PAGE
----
Friday, November 27, 2015

Planning to Fail - Wrong Assumptions, Wrong Policies

A Complex and Contested Plan

Deficiencies in the vision for a compact city promoted in the Auckland Plan are apparent in the contested nature of the statutory document intended to implement it.  The Proposed Auckland Unitary Plan (PAUP) has attracted 13,000 submissions and is subject to extensive hearings by an independent panel

The proposed Plan is complex and detailed.  It aims to manage the public domain and private behaviour mainly by regulating land use, defining in detail what can be done, how, and where. And because there will be winners and losers from applying its many rules, it is not surprising that many people are concerned at the content.

Where is the evaluation?
Given the direction underlying the Auckland Plan – a compact city focused on an intensively developed CBD and relying on a legacy of heavy rail and buses (and now, perhaps, trams) to alleviate congestion – the PAUP will inevitably impact on many people and organisations.  It is surprising, then, that the evaluation of policies did not deal with the distribution of costs and benefits. 

But then, the analysis, such as it is, is not very strong on costs and benefits at all.  Anyway, despite the long list of papers and reports assembled in support of the PAUP (the “Section 32 Report”), few appear relevant to or reflected in the land use policies adopted. 

The evaluation is focused, the S32 Report claims, on “the objectives and provisions within the proposed Auckland Unitary Plan that represent significant changes in approach from those within the current operative Auckland RMA policies and plans”.
The comparison of policy options required for evaluation appears to have relied on a bunch of like-minded people comparing four somewhat arbitrary scenarios of the future.  Curiously, all four scenarios are based on a single population projection as if how we plan has no impact on the outcomes!  That hardly matters, I guess.   I could see no recourse to any formal analysis of policies anyway, and no obvious attempt to distinguish the marginal differences among them that an evaluation of changes from “current operative policies and plans” would call for.
And what of the quality?

My concern about the quality of evaluation is heightened because the proposed Plan’s spatial policies are based on misleading analysis.  The fundamental assumption that the proposed plan needs to provide sufficient capacity for an additional 400,000 households over the next thirty or so years is demonstrably wrong.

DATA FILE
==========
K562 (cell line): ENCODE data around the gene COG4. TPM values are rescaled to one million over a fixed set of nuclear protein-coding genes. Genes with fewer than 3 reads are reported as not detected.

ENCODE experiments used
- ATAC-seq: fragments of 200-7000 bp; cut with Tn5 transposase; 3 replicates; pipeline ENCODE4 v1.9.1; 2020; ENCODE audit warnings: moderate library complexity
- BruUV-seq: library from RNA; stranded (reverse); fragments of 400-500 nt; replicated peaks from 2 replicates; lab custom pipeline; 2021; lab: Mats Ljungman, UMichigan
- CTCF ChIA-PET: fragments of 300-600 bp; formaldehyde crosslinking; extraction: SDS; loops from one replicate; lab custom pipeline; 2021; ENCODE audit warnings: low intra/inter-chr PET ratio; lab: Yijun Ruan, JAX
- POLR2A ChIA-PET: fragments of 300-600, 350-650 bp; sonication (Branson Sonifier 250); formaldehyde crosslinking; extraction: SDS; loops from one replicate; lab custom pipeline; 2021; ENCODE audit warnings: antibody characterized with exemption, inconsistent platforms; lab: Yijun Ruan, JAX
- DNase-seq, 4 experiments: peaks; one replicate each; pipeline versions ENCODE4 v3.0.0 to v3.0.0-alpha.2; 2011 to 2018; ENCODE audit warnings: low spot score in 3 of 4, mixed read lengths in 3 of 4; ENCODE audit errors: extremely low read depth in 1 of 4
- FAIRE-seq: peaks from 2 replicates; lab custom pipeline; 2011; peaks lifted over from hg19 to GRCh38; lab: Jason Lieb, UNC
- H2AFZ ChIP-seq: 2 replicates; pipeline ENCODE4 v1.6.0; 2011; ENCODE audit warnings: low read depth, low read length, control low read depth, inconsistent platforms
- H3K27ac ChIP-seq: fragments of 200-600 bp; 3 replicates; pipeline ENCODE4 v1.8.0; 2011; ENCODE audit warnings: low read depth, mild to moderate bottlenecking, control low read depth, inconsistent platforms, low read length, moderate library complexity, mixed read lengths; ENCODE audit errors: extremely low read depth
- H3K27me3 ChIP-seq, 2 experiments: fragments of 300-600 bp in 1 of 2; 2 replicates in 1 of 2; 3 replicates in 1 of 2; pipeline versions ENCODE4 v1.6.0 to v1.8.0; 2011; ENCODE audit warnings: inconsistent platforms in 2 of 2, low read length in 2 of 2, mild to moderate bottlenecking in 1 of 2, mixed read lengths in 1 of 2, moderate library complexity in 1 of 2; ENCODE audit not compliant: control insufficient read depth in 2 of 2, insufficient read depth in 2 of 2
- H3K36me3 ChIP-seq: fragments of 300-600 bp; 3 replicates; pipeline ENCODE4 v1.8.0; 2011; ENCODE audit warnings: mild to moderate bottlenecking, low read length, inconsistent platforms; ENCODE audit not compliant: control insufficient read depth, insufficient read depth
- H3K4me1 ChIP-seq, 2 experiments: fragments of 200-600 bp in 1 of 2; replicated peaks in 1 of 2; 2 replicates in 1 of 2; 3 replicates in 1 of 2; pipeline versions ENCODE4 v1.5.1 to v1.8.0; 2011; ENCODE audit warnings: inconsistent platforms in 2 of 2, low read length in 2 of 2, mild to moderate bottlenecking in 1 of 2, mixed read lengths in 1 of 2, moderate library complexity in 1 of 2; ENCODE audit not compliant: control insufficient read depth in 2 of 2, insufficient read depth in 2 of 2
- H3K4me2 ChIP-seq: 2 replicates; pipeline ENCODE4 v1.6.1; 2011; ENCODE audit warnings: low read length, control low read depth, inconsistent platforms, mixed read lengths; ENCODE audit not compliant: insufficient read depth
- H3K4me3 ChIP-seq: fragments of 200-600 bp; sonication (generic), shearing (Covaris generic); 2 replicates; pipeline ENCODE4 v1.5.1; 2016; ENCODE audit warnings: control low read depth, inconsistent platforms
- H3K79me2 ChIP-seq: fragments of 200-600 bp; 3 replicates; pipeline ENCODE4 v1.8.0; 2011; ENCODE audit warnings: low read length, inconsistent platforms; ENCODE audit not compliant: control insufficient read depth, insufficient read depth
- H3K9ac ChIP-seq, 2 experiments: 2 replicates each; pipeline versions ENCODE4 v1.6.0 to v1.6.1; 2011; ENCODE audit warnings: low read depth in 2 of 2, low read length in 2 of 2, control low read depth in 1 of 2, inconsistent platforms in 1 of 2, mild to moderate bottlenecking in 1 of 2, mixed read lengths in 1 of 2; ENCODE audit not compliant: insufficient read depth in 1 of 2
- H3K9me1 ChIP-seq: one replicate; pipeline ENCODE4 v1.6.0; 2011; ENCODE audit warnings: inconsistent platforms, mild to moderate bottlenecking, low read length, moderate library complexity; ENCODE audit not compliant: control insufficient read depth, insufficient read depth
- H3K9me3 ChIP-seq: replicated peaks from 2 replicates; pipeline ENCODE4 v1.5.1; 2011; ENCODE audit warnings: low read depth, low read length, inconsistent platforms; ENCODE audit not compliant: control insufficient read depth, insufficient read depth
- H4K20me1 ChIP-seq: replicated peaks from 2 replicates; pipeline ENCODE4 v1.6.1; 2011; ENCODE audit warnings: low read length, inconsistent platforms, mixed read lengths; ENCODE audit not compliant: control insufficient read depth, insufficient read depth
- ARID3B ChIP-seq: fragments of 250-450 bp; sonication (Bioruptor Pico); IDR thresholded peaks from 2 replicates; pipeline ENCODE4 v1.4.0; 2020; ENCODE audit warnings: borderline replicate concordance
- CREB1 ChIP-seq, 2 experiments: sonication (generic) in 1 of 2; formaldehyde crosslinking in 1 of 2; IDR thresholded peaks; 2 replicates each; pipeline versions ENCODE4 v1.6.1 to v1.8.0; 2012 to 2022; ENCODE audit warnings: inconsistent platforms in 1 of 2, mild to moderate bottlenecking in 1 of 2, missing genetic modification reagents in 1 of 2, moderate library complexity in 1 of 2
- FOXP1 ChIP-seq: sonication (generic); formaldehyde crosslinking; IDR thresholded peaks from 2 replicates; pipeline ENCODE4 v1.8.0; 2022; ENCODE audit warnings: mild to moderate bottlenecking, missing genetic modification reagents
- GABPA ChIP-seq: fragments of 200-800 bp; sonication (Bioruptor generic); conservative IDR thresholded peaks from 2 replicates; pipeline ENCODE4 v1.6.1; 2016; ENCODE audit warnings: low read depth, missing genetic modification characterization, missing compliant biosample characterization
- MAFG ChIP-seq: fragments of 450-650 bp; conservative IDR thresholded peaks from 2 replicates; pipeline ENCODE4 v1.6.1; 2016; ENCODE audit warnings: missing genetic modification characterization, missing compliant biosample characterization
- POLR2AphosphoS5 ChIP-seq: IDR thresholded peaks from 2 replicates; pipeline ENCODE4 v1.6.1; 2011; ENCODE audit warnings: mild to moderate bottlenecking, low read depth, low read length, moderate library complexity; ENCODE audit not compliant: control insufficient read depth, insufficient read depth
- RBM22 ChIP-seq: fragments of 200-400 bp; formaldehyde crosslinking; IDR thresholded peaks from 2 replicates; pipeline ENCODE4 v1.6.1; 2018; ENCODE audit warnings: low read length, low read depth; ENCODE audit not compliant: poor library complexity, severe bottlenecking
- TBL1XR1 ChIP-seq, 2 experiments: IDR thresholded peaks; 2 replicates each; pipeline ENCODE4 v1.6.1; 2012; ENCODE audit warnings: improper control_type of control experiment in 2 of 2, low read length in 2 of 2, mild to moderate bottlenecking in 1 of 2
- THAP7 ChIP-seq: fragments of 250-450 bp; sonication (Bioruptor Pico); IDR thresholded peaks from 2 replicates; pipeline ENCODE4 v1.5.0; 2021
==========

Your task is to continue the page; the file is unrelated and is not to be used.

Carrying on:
Having heard the level of disagreement among experts about the credibility of this number, the Hearings Panel back in April asked them to jointly produce an estimate that they could agree on. 

They couldn’t. Over several months of collaboration and analysis the best the group could come up with was an estimate of 83,420 “developable feasible” dwellings – or 26% of the Auckland Council’s Plan estimate (013 Expert Group, p5).[1] And despite acknowledging that this was much more realistic , the Group failed to reach a consensus on a final number. 

Which to my mind was just as well: to believe that we can predict both dwelling demand and supply without even seriously referencing the impact of price on demand (among other shortcomings) over 25 to 30 years is a conceit too far. The more we refine such projections, seek consensus, and treat the results as reality, the less we are prepared for the uncertainty that inevitably attends our plans, and the greater the risk that, in our ignorance, we adopt inappropriate policies.

So what happens when the policy makers get it wrong?  They keep going regardless

What is even more disturbing, though, is that the Council gives the appearance of cynically changing the Plan rules to offset its miscalculation. This has been done in haste, apparently, without reconsideration of the policies they support, without obvious analysis of the effects of these changes, and certainly no consultation with those affected.  Hence, the New Zealand Herald reported in September that by relaxing rules within the plan, council planners were able to get their capacity numbers over 150,000 (still a long way short of what the plan is supposed to deliver).